Leonard Cohen’s Cloud of Unknowing

Leonard Cohen is one of the most brilliant, enigmatic figures of the 20th century. He came from a Jewish background yet was surrounded by Catholicism in his native Montreal. Later he embraced Zen Buddhism and even became an ordained monk. Surprisingly these philosophies don’t seem to clash in his music. In fact, they complement each other nicely. This is because despite their apparent differences, at their core they all center around the same thing: surrender in the face of the transcendent. This is a theme that permeates all his works and culminates in his last album You Want It Darker.

The theme of surrender is applied to a few different things: God, romance, and suffering. To Cohen all these are closely linked. Some examples include “Humbled In Love”:

And you say you’ve been humbled in love
Cut down in your love
Forced to kneel in the mud next to me
Ah but why so bitterly turn from the one
Who kneels there as deeply as thee

“Show Me The Place”:

The troubles came I saved what I could save
A thread of light, a particle, a wave
But there were chains, so I hastened to behave
There were chains, so I loved you like a slave

And more succinctly, “I’m Your Man” states:

If you want a lover
I’ll do anything you ask me to

In “The Window” he references the 14th century Christian mystical work “The Cloud of Unknowing,” which describes a method of becoming closer to God by surrendering the mind and ego and embracing the “unknown,” meaning that reason alone is not enough to understand God, and only by renouncing it (in a sense) and contemplating the darkness can one grow spiritually. [1]

Mystery is key in Cohen’s idea of surrender, because one only surrenders from a place of desperation, and must take a leap of faith into the unknown. This could mean accepting the absurdities of love, or the apparent vanity of suffering. The latter point is expressed most effectively in Cohen’s greatest hit “Hallelujah”:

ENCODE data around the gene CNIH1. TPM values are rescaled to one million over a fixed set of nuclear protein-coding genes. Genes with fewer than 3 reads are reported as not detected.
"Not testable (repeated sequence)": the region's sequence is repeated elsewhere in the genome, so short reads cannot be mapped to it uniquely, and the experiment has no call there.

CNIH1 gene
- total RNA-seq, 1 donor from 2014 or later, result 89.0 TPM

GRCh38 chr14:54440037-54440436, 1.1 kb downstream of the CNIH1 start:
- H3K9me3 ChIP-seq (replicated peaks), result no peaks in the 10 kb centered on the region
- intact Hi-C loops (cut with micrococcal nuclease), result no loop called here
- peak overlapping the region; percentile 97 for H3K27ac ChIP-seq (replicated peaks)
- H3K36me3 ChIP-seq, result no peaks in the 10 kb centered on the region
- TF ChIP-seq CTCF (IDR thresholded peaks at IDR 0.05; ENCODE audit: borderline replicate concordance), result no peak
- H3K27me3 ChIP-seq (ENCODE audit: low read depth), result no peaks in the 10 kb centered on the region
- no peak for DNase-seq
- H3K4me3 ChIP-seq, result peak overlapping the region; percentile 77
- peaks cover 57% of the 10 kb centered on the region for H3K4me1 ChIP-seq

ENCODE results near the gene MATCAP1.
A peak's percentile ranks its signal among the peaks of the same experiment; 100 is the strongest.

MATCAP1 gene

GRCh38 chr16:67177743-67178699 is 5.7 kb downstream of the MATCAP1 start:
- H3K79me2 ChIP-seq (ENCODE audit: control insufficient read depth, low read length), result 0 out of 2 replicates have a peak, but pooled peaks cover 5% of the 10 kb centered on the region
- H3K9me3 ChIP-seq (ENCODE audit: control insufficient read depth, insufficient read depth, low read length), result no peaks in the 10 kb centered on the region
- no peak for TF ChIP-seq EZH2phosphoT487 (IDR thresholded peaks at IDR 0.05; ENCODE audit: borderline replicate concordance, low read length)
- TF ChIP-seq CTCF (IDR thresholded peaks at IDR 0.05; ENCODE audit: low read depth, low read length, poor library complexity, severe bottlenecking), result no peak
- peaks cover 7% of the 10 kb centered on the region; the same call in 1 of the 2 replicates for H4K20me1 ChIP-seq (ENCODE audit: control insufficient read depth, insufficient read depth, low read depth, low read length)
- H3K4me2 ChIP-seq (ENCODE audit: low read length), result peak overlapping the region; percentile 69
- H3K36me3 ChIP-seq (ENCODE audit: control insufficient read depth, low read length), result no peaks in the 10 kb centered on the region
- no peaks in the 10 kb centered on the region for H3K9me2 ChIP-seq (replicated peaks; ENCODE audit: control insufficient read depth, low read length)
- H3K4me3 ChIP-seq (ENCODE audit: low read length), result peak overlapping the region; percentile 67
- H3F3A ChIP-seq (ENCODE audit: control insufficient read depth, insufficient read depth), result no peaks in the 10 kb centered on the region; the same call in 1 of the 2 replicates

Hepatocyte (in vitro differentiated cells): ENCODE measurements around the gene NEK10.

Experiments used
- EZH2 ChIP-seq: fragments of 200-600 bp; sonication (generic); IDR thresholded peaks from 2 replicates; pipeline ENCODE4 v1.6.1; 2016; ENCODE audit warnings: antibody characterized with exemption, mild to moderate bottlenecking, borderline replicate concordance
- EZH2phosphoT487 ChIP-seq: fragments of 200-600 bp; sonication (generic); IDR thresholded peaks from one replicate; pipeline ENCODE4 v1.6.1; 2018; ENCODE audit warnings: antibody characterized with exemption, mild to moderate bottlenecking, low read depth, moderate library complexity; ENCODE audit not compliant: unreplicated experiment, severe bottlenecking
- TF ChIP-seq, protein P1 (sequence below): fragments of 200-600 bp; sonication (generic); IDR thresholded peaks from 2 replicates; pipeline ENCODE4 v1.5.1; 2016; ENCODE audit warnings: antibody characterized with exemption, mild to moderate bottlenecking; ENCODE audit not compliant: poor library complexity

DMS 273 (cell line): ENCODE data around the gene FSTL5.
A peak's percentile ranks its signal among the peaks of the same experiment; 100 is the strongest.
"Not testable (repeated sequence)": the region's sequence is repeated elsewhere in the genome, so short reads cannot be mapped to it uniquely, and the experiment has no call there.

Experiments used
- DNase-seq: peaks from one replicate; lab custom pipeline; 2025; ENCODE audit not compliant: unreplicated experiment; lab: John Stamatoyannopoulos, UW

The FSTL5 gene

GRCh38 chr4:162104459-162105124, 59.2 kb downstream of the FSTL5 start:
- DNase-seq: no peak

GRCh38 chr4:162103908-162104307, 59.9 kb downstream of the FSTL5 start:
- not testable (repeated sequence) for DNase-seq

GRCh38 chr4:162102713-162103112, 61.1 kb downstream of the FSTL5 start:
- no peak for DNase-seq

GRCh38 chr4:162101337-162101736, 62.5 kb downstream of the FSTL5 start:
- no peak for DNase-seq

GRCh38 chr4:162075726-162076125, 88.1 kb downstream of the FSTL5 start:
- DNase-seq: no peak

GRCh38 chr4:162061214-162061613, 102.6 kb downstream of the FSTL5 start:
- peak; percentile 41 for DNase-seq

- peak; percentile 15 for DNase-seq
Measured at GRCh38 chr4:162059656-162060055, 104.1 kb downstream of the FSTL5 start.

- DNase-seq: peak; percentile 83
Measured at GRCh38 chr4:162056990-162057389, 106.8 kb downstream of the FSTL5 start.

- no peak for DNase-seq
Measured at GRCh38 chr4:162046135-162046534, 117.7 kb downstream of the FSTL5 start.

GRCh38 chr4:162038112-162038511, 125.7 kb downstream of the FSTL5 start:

And even though it all went wrong
I’ll stand before the Lord of Song
With nothing on my tongue but Hallelujah

This isn’t just in his music, Cohen’s reaction to 9/11 expressed it similarly:

“You know, there’s an ancient Hebrew blessing that is said upon hearing bad news: ‘Blessed art thou, king of the universe, the true judge.’ It’s impossible for us to discern the pattern of events and the unfolding of a world which is not entirely our making. So I can only say that.” [2]

In You Want It Darker this theme crescendos in the most stark and honest album of his career. He surrenders his own life in one verse, singing “Heneni” (here I am) “I’m ready my LORD.” And though he considered various notions of God throughout his life, at its close he’s no more certain, but expresses lingering doubts. In “Seemed the Better Way” he says:

Sounded like the truth
Seemed the better way
Sounded like the truth
But it’s not the truth today

Here he appears to be speaking about Christianity, as is evidenced by other lyrics. Yet this is not a total rejection. The title track mentions suffering, while simultaneously praising God:

Magnified, sanctified, be thy holy name
Vilified, crucified, in the human frame
A million candles burning for the help that never came
You want it darker

In a year that saw political chaos, mass shootings, and terrorism, Cohen holds fast to his faith instead of shaking his fist. He considers that God may be allowing darkness for some greater purpose, so his confusion is mingled with faith.

Valuable lessons can be found in Leonard Cohen’s music, and surrender is only one aspect of it. But this alone is enough to change one’s outlook on life. We can imitate his final act of faith and ascend into the “cloud of unknowing.” We can find more peace in suffering and things we don’t understand, believing that there is a transcendent reality to life we will never know, and calmly saying “hallelujah” to the good and the bad.


[1] http://d.lib.rochester.edu/teams/text/gallacher-cloud-of-unknowing-introduction

[2] https://cohencentric.com/2017/05/19/leonard-cohens-response-following-september-11-attacks/